Generally speaking, there is an even number of men and women in the world. In fact, men are slightly greater in number than women, with UN estimates indicating that for every 100 women, there are 101.17 men.
However, variations in gender ratio from one country to another make it clear that the differences in the number of women compared to the number of men can be pretty noticeable.
Out of 201 nations globally, 125 have more women than men. In some cases, women represent 54.2% of a country's population.
The phenomenon seems more prevalent in island nations and soviet union countries.
1. New Zealand
There has been a serious shortage of men in New Zealand in the past few years. For every 97 men, there are 100 women, which represents a significant problem when you consider how big the country's population is.
Things have gotten so bad that women between 25 and 44 have to leave their hometowns to find partners.
These days, it is a real challenge for an average woman in Russia to get married and start a family. For about 86 men, there are 100 women.
The problem has been caused by the fact that men suffer from poor health and other medical issues. Many men in Russia focus on getting drunk after work, which has resulted in them having substantially lower life expectancy than women.
3. Hong Kong
Towards the start of 1998, many men aged between 25 and 59 in Hong Kong left the country searching for a better life in Europe, America, or Australia. Therefore, the number of men went down significantly, mainly because they never returned home.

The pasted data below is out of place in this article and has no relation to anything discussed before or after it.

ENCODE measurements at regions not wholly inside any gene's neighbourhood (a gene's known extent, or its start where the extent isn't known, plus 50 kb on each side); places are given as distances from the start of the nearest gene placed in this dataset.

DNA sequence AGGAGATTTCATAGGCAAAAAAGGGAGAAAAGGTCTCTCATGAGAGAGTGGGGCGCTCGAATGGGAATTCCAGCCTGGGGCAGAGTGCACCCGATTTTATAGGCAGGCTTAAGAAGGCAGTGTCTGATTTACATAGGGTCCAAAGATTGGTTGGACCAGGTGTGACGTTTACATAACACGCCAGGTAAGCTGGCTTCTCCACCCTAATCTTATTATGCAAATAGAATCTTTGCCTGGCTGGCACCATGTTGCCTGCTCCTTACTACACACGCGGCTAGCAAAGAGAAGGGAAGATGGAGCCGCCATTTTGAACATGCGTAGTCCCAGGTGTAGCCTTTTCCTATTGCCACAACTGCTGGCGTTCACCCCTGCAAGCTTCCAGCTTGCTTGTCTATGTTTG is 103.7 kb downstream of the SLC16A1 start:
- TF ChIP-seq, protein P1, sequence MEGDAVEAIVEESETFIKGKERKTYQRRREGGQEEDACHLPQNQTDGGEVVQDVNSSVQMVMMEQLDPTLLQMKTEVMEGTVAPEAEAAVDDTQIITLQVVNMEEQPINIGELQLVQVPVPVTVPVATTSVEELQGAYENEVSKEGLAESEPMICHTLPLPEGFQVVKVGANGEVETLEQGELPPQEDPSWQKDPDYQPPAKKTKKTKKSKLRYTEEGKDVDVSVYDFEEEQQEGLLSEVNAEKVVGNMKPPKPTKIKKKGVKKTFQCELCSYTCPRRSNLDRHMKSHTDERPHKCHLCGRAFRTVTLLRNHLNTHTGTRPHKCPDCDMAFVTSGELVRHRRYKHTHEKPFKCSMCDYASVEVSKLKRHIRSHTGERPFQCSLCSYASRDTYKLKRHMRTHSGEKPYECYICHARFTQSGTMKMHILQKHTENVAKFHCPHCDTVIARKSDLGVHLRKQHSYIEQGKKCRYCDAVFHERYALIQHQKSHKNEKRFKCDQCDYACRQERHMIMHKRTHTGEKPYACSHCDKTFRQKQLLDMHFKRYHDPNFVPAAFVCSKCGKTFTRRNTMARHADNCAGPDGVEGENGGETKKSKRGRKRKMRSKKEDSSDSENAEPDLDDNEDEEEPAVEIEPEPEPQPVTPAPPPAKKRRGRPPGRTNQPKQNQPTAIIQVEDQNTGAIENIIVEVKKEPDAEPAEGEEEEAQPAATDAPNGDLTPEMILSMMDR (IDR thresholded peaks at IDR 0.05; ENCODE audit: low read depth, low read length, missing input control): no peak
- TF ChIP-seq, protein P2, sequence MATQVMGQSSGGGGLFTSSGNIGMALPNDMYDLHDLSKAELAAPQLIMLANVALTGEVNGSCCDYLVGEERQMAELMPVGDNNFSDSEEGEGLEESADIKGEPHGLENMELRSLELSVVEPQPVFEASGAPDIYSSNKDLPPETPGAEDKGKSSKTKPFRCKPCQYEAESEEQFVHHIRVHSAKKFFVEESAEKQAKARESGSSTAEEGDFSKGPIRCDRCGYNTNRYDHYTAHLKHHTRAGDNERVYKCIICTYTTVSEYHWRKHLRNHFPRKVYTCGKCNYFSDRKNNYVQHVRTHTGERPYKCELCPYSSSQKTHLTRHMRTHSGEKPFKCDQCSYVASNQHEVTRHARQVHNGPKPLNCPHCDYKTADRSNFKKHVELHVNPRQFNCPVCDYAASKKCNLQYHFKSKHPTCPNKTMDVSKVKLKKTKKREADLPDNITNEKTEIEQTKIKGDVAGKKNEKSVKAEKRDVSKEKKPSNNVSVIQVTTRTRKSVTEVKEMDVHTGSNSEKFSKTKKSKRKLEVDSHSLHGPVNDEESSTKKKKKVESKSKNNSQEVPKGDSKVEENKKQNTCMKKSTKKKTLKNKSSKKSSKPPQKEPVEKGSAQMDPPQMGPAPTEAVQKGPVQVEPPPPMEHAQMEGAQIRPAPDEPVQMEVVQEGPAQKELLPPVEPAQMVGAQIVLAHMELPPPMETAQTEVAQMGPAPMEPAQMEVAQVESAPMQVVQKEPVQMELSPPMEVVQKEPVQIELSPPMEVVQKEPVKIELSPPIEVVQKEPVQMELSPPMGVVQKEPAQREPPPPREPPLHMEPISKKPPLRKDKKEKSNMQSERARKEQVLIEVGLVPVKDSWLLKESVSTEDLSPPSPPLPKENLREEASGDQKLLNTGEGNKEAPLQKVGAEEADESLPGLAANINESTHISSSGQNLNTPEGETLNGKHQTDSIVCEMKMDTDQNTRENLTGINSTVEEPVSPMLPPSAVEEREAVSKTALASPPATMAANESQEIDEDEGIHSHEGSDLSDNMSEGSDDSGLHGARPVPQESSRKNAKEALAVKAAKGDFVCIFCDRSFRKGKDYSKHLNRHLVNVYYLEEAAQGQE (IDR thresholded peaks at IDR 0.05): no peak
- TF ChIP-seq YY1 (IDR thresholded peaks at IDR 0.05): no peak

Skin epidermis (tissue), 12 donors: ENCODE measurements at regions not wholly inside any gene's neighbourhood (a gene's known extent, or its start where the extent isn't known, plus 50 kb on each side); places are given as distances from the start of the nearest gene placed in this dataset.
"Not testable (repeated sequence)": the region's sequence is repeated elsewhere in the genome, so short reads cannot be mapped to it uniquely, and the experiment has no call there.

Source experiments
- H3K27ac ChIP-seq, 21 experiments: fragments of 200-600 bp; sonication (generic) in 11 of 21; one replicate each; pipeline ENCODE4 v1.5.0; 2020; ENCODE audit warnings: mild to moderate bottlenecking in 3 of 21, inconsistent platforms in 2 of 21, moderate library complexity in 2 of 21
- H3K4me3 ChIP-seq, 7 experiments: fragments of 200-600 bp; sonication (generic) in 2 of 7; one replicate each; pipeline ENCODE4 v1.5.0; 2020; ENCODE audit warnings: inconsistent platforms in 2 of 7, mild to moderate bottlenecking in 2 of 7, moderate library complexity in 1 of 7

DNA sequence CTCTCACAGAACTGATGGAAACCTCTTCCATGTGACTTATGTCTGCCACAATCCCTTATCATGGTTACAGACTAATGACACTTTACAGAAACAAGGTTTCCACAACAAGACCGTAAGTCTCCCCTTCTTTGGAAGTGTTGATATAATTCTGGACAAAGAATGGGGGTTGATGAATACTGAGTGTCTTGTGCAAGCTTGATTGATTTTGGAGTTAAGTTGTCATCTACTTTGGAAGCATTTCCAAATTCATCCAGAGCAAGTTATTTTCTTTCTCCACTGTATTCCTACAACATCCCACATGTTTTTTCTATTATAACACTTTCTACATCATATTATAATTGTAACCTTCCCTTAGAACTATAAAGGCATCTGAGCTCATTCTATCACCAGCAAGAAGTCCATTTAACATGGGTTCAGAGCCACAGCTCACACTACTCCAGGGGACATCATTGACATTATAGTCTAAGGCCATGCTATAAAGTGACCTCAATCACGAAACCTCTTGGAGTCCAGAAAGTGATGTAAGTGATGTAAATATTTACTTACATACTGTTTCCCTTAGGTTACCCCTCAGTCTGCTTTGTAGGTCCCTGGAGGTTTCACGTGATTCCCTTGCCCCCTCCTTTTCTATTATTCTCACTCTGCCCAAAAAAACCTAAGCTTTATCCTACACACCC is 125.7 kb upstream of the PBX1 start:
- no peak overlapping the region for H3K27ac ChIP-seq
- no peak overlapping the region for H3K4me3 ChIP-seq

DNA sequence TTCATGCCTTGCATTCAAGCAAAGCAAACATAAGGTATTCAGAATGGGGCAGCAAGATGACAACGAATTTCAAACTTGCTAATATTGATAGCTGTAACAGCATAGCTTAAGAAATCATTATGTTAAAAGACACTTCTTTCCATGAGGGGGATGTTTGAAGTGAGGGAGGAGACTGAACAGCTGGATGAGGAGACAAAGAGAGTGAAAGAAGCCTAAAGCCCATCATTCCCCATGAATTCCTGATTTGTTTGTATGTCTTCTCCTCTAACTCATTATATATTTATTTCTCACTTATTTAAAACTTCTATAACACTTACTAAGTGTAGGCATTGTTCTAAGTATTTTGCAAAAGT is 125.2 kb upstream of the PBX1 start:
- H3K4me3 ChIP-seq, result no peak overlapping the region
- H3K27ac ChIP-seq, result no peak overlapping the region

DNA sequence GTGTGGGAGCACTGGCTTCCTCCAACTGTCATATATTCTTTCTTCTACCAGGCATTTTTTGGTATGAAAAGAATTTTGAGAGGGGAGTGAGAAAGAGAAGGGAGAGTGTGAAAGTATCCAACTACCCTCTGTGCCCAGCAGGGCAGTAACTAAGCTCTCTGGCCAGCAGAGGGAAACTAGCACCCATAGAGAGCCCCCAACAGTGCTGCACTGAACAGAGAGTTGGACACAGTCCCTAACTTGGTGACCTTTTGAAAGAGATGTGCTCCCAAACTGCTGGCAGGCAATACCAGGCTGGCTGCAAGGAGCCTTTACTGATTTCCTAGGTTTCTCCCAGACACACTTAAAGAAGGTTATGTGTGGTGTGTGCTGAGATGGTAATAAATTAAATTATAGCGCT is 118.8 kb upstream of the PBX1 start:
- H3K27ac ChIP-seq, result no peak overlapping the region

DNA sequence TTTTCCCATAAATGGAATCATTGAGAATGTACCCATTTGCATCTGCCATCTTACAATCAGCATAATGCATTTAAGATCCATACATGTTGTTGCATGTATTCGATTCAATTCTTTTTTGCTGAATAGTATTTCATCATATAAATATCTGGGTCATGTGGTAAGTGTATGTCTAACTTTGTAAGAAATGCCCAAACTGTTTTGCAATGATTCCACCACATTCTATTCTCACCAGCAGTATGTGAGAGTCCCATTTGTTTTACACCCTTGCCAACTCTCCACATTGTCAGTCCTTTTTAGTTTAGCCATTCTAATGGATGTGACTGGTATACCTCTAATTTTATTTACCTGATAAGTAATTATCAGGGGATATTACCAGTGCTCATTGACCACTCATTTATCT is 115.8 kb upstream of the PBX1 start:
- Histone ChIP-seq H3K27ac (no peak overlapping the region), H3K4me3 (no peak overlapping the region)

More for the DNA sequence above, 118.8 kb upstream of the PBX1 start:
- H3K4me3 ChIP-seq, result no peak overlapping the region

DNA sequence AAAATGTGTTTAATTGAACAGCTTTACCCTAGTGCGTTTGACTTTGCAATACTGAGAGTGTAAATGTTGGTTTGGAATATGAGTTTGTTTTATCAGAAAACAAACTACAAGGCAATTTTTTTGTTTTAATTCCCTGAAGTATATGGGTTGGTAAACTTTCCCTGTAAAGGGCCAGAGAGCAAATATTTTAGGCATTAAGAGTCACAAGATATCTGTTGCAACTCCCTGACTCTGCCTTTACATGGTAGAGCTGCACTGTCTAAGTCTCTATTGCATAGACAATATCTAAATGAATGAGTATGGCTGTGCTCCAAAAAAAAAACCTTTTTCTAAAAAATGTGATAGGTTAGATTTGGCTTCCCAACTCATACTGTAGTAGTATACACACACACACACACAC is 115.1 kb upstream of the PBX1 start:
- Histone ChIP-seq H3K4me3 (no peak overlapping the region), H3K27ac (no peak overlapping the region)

The problem was made worse by the fact that many women migrants from Indonesia and the Philippines went to Hong Kong and made the men-women imbalance even worse. There are just about 88.5 men for every 100 women at the moment.
Thanks to the Second World War, the former Soviet nation of Latvia significantly reduced the number of men compared to the number of women. The country also has a macho culture and lots of careless driving, which has substantially lowered the mortality rate of men.
At the moment, 54.10% of the Latvian population consists of women.
In Moldova, there are about 92.47 men for every 100 women. There are several reasons behind this, including the fact that the country is relatively poor and under the Mafia's control.
This combination of factors has also made local men quite unappealing for women, who often have to look for foreigners to take care of them.
Lithuania has a high mortality rate for men between 30 and 40, who make up about 54% of the population. Women also have a life expectancy of over ten years higher than men.
Therefore, women in the country are often looking for partners. This has also made many ladies in the country try to find love in the West.
The Caribbean haven has a rich Dutch heritage, and it features a rich mix of nationalities. However, Afro-Caribbeans form a considerable proportion of the population.
For every 100 women, there are 85.60 men. So, women have had to look elsewhere when looking for partners, with white European men being particularly favored by the local women.
Like Latvia, Ukraine is a former Soviet nation. Poverty, low-quality health care, and low life expectancy have resulted in the country having a gender ratio of about 86.30 men for every 100 women.
A large proportion of men left the country between 2006 and 2010, resulting in a gender ratio of 90.6 men for every 100 women. The problem is complicated because men in the country have a much lower life expectancy.
Estonia, the second-largest city in Tallinn and its capital, has just 85 men for every 100 women.